Two years ago at this time I was cashiering at a big box store and ringing kids and their parents up for college/dorm gear. I asked each one where they were going, why they were going there, their majors and what they liked best about the college of their choice. I learned about Big 10 schools like Purdue and tiny Christian colleges I'd never heard of. I was particularly interested in comments about the school my oldest wanted to attend. I ONLY heard positives about this school, including how the professors invited the kids over to their homes for dinner parties, ate lunch with their students and even gave out their home phone numbers!
Part of me was disbelieving that my son would be able to go away to school. I figured at best, he'd attend our very good local community college and transfer on for his second or Junior year. We were in the middle of selling our home for a virtual wash (I received sale proceeds only enough to move and put a down payment on an apartment home). It was an extremely difficult and despairing time for me.
But now here we are having recently returned from a long and thorough two-day orientation at that university I ONLY heard good things about. And yes it is true that the profs give out their home numbers - the university President even gave his email out with the assurance that he reads and responds to each and every one!
To go from disbelief to belief! All that worrying and fear for naught. I'm not sure I would not have been able to not worry or despair those years ago. I just wish I hadn't done so much of it. Because I think in the end, hopefully for the most part, life has a way of working out. My son is going to the college of his choice and it is an amazing fit for him. He has already been asked to be a campus student leader and to join a group of young men who escort female students across campus at night for safety. He is also already taking classes in his actual major, which thankfully are his earliest 8:00 a.m. classes so he is eager to get up and attend.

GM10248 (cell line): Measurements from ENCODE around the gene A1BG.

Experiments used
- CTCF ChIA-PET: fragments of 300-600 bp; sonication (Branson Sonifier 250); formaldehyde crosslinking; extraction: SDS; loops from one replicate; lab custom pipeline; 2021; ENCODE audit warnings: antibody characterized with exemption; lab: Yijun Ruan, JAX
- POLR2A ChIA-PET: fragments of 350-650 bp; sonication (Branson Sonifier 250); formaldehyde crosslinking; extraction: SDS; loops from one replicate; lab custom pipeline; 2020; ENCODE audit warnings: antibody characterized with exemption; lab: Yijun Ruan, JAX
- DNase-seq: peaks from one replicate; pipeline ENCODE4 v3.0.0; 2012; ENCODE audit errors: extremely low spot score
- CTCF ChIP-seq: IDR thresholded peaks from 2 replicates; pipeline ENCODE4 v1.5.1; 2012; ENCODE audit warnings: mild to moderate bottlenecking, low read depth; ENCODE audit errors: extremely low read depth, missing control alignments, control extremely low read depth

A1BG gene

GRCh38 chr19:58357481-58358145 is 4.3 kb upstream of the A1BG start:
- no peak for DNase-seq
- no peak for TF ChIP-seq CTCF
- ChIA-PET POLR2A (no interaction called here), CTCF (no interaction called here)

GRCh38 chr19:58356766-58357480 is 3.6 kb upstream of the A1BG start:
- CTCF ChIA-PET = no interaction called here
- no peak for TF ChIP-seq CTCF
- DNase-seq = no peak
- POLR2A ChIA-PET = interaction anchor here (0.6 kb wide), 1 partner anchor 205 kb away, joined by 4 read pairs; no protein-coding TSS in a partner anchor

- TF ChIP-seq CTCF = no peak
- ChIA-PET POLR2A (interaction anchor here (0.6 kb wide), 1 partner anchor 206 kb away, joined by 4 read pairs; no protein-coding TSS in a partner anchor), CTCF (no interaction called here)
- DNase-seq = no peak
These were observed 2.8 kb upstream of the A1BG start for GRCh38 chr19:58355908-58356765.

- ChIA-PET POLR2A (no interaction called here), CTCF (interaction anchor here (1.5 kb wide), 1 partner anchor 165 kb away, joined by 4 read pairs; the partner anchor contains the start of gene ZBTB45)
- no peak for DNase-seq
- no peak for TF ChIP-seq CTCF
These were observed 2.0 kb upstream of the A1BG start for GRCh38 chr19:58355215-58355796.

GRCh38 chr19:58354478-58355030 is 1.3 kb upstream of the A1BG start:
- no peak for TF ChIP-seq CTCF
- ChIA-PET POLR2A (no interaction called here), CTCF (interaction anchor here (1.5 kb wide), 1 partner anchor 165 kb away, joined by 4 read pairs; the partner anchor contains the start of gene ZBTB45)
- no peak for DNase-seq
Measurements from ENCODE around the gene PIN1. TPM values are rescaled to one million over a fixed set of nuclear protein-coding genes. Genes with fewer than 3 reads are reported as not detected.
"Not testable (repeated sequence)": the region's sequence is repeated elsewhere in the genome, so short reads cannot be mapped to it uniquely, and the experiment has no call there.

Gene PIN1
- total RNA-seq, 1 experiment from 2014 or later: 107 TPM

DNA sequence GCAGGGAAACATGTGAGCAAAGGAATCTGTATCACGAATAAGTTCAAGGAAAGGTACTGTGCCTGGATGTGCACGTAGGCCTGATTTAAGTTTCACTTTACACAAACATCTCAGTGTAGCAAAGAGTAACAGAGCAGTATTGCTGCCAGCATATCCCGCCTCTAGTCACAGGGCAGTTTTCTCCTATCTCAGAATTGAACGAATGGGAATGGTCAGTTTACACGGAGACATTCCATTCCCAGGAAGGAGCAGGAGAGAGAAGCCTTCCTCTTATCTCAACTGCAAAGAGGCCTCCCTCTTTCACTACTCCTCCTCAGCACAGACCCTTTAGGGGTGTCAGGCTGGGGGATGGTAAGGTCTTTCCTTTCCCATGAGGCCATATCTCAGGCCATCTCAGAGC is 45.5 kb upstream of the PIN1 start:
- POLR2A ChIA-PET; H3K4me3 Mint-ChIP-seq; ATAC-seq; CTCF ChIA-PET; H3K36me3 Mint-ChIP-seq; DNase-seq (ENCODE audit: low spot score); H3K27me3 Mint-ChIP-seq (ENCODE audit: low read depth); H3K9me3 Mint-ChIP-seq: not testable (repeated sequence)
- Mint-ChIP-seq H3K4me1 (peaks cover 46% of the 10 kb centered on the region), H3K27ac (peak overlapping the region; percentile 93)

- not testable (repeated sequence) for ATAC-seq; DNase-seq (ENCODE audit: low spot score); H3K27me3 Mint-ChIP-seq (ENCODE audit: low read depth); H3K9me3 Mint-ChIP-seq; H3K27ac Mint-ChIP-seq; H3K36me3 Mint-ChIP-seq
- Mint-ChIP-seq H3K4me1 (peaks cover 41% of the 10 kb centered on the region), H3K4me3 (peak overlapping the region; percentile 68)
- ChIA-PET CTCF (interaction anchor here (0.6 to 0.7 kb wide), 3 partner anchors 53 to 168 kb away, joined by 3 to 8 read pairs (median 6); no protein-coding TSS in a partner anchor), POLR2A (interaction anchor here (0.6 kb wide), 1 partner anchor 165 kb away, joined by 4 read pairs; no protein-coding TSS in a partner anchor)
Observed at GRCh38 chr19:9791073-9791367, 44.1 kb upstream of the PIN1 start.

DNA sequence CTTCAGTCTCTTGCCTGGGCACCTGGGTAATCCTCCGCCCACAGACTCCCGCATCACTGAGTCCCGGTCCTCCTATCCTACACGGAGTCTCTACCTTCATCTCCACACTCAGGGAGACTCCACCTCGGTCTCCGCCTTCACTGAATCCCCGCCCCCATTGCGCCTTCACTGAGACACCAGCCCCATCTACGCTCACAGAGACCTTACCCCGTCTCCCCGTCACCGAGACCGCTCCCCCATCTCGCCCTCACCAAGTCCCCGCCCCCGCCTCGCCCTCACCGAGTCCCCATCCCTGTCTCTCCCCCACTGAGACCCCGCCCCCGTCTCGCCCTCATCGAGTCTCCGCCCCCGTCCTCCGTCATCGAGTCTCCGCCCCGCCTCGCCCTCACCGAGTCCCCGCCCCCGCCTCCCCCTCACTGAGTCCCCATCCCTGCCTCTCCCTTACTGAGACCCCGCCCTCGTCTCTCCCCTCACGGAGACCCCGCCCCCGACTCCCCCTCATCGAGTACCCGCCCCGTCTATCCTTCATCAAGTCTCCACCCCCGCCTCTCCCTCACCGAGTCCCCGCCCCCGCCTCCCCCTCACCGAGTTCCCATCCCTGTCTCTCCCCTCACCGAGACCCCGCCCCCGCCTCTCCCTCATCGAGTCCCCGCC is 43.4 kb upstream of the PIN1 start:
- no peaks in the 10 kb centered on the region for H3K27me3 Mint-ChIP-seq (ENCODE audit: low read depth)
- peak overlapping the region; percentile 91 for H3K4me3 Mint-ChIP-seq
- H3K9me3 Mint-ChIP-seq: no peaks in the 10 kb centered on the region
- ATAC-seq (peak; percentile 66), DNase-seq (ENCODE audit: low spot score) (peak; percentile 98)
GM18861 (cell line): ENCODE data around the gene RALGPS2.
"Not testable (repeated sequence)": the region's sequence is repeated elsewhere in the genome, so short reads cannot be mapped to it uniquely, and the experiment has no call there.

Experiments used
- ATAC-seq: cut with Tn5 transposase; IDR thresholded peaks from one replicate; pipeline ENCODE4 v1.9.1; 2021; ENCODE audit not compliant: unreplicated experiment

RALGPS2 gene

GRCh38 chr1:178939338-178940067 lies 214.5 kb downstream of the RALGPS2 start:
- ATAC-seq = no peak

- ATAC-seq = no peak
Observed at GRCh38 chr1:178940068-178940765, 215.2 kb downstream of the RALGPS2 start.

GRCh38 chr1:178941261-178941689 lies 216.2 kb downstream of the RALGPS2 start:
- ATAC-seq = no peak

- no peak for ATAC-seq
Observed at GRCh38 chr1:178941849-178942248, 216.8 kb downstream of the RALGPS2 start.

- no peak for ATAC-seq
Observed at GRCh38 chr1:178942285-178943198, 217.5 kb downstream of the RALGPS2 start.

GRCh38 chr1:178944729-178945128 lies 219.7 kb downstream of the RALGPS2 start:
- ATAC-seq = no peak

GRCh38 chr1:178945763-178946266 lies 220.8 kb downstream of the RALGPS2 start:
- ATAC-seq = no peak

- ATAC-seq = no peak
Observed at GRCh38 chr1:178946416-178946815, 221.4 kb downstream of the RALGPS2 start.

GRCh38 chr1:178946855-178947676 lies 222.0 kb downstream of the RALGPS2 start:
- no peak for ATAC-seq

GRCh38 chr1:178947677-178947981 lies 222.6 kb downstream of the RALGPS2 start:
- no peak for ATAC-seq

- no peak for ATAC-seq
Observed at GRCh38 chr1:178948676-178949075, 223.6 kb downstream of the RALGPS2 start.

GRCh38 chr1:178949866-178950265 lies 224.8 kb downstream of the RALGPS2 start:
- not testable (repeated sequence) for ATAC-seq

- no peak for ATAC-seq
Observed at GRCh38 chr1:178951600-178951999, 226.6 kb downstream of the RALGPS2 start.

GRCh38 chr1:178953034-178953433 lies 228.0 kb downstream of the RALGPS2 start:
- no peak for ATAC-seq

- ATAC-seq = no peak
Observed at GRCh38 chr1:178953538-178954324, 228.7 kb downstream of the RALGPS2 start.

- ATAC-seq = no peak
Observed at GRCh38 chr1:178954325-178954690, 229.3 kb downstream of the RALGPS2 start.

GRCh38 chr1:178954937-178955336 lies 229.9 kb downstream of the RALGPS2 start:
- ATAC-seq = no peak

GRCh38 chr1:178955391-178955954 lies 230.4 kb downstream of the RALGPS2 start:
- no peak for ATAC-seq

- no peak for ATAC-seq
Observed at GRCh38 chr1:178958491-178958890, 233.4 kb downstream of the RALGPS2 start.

I would describe his college with these words: extremely positive, helpful and welcoming. He was accepted on Feb. 14 and between that time and now received at least 8 phone calls from current students welcoming, congratulating him and acting as a sounding board for any of his concerns or questions. All that positivity those two days at orientation really rubbed off on me. I felt so much more confident, happy and hopeful. It makes me want to be less negative and focused on all that is difficult in my life. Yes, widowhood has its challenges and I don't think I am the best suited person for this lifestyle. I have certainly struggled. But I'd like to take a cue from my son's university here and try to make the next year less of a hardship, drain and chore and more into a hopeful vision of what can be for and in my life in the future. Because in the end all that worrying, anxiety and extra 10 pounds were for nothing. What I couldn't see as happening actually did happen. How easier life would have been if despite the hardships I'd been a bit more believing and hopeful.
So now I know. I know to be more positive, hopeful and enthusiastic for my younger son entering his senior year (and doesn't have a clue where he wants to go) and myself. Because life will probably all turn out over the next year vs. it not turning out. I have learned that because it has happened and I have actual proof.